Cherry Trees: Sweet Secrets for Tons of Fruit
Temperatures are warming up, and we’re starting to see beautiful blooming flowers. Cherry Trees have large, prized blooms, with colors that range from white as cotton to dark pink. Flowering Cherry Trees are so beautiful that people will get them just for their ornamental value! However, fruiting trees have beautiful flowers as well.
Plus, picking your own sweet cherries from your backyard to snack on can be one of nature’s most rewarding experiences. We want you to have the beautiful blooms and the fruit, so we’re going to tell you how to get the most cherries.
When choosingyour Cherry Trees, make sure that you pick the ones that will do best in your area. Black Tartarians grow well in zones 5 to 8, while the Rainier Cherry Tree is recommended for growing zones 4 to 8. It may not sound like there’s a big difference between zones 4 and 5, but zone 4 gets about 10 degrees colder on average than zone 5, and that’s enough to affect the amount of cherries that you’ll receive.
Cherry Trees will adapt to your natural soil, even if it’s sandy or heavy in clay, as long as it’s well draining. It’s true that Cherry Trees like moist soil, but they don’t like soil that’s soggy or oversaturated. An area of your yard that collects a lot of standing water, or that’s prone to flooding, should be avoided.
Even though some varieties like the Stella are self-fertile, sweet Cherry Trees producemuch more fruit when cross-pollinated with another variety.Most Cherry Trees act as great pollinators for each other. The Bing, Black Tartarian, Rainier and Stella will all cross-pollinate with each other. The self-pollinating varieties act as the best pollinators for other Cherry Trees. It’s best to get two different varieties that flower around the same time.
We recommend getting two of your favorite types of Cherry Trees, then get a third Cherry Tree of a different variety that blooms around the same time. To get a good idea of which trees bloom and produce fruit around the same time, refer to the chart below.
Once your trees are set up with the proper sunlight and a different variety to cross-pollinate, be sure to properly care for them.
Cherry Trees enjoy moist soil. They need an inch of water every two weeks while they’re young. It may be a good idea to keep up with the rainfall with weather reports, or a rain gauge to see how much rainwater your trees are getting. During times of drought, your trees may need a little extra water.
Placing a layer of mulch around the base of your tree that’s about 3 inches thick will help your soil retain moisture. The mulch will also moderate the temperature of the soil, so your tree will cool off or warm up slowly.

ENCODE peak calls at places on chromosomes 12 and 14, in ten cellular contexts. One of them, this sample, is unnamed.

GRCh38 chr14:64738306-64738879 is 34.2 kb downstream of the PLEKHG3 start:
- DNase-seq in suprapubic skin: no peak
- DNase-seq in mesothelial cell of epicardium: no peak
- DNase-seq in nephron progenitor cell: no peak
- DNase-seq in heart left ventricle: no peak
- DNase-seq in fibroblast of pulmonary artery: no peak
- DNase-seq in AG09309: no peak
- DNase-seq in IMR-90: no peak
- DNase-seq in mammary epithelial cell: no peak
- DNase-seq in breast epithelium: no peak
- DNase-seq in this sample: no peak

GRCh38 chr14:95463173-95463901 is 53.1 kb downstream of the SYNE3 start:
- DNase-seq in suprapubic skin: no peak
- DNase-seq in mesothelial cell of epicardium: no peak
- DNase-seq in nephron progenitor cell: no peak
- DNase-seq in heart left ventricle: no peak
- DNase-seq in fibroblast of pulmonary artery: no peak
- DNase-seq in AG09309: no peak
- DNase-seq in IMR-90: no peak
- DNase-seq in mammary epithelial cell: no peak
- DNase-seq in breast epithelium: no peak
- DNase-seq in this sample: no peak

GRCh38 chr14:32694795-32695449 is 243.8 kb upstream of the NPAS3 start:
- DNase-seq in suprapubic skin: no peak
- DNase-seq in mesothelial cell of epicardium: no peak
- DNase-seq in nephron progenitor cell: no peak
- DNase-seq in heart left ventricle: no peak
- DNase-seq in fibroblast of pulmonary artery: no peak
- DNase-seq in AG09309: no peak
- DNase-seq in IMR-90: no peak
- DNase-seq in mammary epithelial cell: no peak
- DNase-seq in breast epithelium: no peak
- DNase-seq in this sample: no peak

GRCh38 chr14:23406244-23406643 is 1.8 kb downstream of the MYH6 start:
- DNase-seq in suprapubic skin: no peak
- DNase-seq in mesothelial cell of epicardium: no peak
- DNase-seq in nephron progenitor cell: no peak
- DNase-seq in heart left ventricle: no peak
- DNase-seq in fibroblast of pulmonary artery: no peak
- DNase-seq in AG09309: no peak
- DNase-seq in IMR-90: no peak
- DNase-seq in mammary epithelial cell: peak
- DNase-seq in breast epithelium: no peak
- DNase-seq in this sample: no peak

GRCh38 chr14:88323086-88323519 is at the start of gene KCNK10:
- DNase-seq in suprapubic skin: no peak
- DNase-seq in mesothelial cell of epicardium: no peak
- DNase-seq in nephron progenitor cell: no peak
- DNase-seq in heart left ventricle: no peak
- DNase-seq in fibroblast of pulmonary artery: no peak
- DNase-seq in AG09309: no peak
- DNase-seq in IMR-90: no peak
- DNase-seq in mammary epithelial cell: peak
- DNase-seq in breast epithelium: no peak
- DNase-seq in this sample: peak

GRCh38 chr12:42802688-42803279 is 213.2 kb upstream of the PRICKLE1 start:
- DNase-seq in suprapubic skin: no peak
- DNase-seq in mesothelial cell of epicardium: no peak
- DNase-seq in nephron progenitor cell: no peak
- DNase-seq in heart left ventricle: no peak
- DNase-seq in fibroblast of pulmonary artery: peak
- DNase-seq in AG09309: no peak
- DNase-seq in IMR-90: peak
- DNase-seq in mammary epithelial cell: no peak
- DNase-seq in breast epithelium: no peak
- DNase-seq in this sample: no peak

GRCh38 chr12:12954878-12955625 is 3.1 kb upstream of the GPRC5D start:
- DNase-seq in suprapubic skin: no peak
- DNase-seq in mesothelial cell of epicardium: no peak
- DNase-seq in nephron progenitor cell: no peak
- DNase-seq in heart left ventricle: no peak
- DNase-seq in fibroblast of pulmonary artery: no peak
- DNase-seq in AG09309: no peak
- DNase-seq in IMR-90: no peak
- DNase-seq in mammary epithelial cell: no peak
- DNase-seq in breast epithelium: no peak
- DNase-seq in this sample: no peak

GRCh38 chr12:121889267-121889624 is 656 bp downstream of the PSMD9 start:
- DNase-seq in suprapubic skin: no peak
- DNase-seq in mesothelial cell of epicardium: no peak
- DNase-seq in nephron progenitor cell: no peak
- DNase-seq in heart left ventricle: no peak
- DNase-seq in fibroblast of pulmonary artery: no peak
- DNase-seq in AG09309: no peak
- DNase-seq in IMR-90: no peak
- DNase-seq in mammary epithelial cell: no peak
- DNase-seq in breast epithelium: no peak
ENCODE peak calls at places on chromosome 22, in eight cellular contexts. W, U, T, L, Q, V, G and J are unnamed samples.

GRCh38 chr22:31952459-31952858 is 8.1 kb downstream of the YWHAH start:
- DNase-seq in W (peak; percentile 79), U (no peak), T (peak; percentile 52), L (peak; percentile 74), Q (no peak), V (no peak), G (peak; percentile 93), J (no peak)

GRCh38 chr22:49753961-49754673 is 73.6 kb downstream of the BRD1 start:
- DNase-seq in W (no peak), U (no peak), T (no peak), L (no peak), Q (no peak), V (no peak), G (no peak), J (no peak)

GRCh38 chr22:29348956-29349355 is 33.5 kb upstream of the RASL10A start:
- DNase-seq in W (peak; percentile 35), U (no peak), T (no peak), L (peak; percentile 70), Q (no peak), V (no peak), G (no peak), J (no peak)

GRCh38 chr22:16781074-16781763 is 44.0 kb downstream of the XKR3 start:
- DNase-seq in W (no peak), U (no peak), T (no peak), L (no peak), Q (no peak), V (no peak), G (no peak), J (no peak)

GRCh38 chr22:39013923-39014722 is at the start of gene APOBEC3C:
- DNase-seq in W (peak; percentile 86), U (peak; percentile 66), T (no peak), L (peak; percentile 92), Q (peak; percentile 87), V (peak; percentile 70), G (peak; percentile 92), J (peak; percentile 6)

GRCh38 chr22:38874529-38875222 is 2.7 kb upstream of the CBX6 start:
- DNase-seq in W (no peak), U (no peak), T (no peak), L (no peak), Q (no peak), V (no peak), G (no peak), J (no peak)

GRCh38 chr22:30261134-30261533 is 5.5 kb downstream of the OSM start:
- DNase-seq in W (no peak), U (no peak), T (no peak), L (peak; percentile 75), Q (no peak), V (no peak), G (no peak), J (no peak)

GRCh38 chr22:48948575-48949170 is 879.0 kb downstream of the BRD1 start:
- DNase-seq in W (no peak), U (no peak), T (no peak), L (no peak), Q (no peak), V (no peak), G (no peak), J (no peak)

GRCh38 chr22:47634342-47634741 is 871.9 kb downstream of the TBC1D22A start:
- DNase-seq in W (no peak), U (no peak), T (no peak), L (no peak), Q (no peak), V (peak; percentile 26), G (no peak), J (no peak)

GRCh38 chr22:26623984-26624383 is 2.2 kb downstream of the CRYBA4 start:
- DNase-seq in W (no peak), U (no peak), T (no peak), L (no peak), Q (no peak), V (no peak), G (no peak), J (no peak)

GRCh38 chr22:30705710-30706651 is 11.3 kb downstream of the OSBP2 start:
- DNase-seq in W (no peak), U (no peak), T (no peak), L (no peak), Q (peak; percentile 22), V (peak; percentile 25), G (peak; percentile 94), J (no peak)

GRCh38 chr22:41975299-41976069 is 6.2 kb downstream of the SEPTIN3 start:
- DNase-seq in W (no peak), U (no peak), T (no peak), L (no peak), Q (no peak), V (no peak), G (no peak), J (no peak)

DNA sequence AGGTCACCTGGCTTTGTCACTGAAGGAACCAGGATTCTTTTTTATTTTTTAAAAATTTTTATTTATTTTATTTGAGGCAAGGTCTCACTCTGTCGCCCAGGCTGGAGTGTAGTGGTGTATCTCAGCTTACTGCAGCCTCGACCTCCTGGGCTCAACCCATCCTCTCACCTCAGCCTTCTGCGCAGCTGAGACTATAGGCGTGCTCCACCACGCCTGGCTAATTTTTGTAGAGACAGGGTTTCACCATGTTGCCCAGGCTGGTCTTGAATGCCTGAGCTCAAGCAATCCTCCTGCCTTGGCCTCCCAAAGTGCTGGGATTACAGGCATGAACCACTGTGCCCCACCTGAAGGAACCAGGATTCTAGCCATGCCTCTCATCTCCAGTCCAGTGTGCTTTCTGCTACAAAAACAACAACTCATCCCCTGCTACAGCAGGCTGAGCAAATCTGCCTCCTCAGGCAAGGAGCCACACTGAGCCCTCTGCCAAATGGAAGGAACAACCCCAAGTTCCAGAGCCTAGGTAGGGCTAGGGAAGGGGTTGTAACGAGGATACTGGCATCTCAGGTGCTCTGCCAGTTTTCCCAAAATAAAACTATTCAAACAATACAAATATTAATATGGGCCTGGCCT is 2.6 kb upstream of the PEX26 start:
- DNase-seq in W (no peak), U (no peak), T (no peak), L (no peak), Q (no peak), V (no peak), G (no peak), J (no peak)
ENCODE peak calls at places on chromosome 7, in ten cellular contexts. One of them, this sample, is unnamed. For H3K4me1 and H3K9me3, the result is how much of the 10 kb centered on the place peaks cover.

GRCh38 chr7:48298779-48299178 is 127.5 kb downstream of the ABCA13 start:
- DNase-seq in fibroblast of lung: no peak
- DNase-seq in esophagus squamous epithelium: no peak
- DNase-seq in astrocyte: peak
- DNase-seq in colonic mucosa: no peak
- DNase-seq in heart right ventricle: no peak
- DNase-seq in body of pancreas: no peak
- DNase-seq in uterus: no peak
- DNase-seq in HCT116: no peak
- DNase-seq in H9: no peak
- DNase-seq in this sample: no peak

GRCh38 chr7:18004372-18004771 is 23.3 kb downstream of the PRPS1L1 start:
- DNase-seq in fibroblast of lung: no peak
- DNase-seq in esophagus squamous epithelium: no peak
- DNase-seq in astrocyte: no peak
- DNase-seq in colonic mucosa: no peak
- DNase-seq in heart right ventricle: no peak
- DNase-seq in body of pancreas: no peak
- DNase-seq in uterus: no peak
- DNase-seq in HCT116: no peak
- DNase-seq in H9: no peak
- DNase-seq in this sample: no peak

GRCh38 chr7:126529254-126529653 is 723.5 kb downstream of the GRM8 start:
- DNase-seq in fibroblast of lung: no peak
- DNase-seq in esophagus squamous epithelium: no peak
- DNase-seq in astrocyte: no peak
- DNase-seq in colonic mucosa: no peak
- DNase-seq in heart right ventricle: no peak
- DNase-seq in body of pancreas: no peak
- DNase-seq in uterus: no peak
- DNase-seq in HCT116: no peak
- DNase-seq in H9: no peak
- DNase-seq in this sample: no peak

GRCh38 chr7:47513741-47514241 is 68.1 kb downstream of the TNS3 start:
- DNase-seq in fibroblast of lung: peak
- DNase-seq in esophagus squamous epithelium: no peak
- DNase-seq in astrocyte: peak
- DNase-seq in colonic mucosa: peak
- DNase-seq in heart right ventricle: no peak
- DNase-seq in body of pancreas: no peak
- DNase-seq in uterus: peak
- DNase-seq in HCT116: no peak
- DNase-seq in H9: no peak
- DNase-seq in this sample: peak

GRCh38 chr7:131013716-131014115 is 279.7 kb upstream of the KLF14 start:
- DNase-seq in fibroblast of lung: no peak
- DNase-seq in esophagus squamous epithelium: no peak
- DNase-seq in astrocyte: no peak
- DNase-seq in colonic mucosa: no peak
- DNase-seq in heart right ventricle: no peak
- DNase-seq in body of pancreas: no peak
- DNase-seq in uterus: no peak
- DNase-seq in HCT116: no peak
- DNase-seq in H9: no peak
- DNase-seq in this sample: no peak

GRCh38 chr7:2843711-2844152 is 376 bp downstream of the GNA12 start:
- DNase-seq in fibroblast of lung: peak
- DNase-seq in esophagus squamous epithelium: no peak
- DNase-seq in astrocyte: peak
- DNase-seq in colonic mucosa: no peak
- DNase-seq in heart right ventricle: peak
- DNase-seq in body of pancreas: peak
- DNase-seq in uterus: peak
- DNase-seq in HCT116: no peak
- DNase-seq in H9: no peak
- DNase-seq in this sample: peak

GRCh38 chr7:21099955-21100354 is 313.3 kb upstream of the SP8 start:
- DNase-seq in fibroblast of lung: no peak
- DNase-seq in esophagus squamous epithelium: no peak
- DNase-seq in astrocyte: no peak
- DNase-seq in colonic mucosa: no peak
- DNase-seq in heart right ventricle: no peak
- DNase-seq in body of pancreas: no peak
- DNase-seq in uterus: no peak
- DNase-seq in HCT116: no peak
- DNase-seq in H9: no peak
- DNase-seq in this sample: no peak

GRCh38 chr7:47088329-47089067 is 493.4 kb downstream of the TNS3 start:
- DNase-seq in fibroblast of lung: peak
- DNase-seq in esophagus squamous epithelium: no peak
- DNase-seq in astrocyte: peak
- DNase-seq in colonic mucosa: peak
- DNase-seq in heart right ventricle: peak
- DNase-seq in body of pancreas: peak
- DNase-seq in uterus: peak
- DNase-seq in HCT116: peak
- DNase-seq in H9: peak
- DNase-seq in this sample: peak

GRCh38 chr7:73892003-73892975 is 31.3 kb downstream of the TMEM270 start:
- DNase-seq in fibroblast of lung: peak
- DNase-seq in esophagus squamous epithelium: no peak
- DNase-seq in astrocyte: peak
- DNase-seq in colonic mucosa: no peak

Fertilizing Cherry Trees
Another great thing that mulch does? Keep grass and weeds at bay. Grass and weeds can compete with your trees for nutrients! Cherry Trees need these nutrients in order to provide enough energy for growing tons of fruit.
Speaking of nutrients, Cherry Trees do benefit from a little fertilizer. Use a fertilizer that’s low in nitrogen late in the winter, or in the early spring. About a month before your trees flower is the best time to fertilize. Fertilizers have charts on the package that recommend how much you should use based off the size of your tree – we suggest using half of that amount for Cherry Trees.
When looking at fertilizer ratios like 5-10-10, or 15-10-5, this is the NPK ratio. NPK stands for Nitrogen, Phosphorus, and Potassium. This means that the first number is the amount of nitrogen in the fertilizer – and for these trees, you should make sure it’s low!
Keep an eye on your tree. Look out for cracked cherries, moldy leaves, or broken branches. If you spot something that seems to be a problem, like rotting fruit or an unclean break in a branch, remove it.
Pests and Diseases
Like every tree, there is a chance for pests and diseases, even if some trees are more susceptible to problems than others. The good news is that Cherry Trees respond extremely well to organic pesticides and fungicides, so they don’t need any harmful chemicals!
Prune your Cherry Trees during late winter. Be sure to remove any crisscrossing branches, or ones that are touching. These branches can break, and unclean breaks can lead to infections. Remove any dead or damaged branches to prevent infections as well. It’s also important to thin the middle of tree in order to promote air circulation through the canopy.
Air will knock out mold and mildew, and thinning the middle will also allow more sunlight to hit more branches. Sunlight also plays a key role in knocking out molds and mildews.
If you see new growth at the bottom of your tree that looks like it may be a new, smaller tree growing, or just like a large weed, remove it. This is called a sucker, and it steals nutrients from the rest of your tree!
Birds have caught on to the fact that sweet cherries are delicious. They can eat all of your cherries before your realize that they’ve started growing. To prevent birds from feasting on your fruit, you can cover your trees with bird nets. They allow sunlight and air through to your tree but prevent birds from getting to your fruit.
If you don’t want to cover your tree, you can trick birds by placing fake snakes and owls in or around your trees. This method often scares birds away, depending on how smart and brave the birds in your area are!
Healthful and happy: Two words to describe our Cherry Trees. Check out a few of your own today!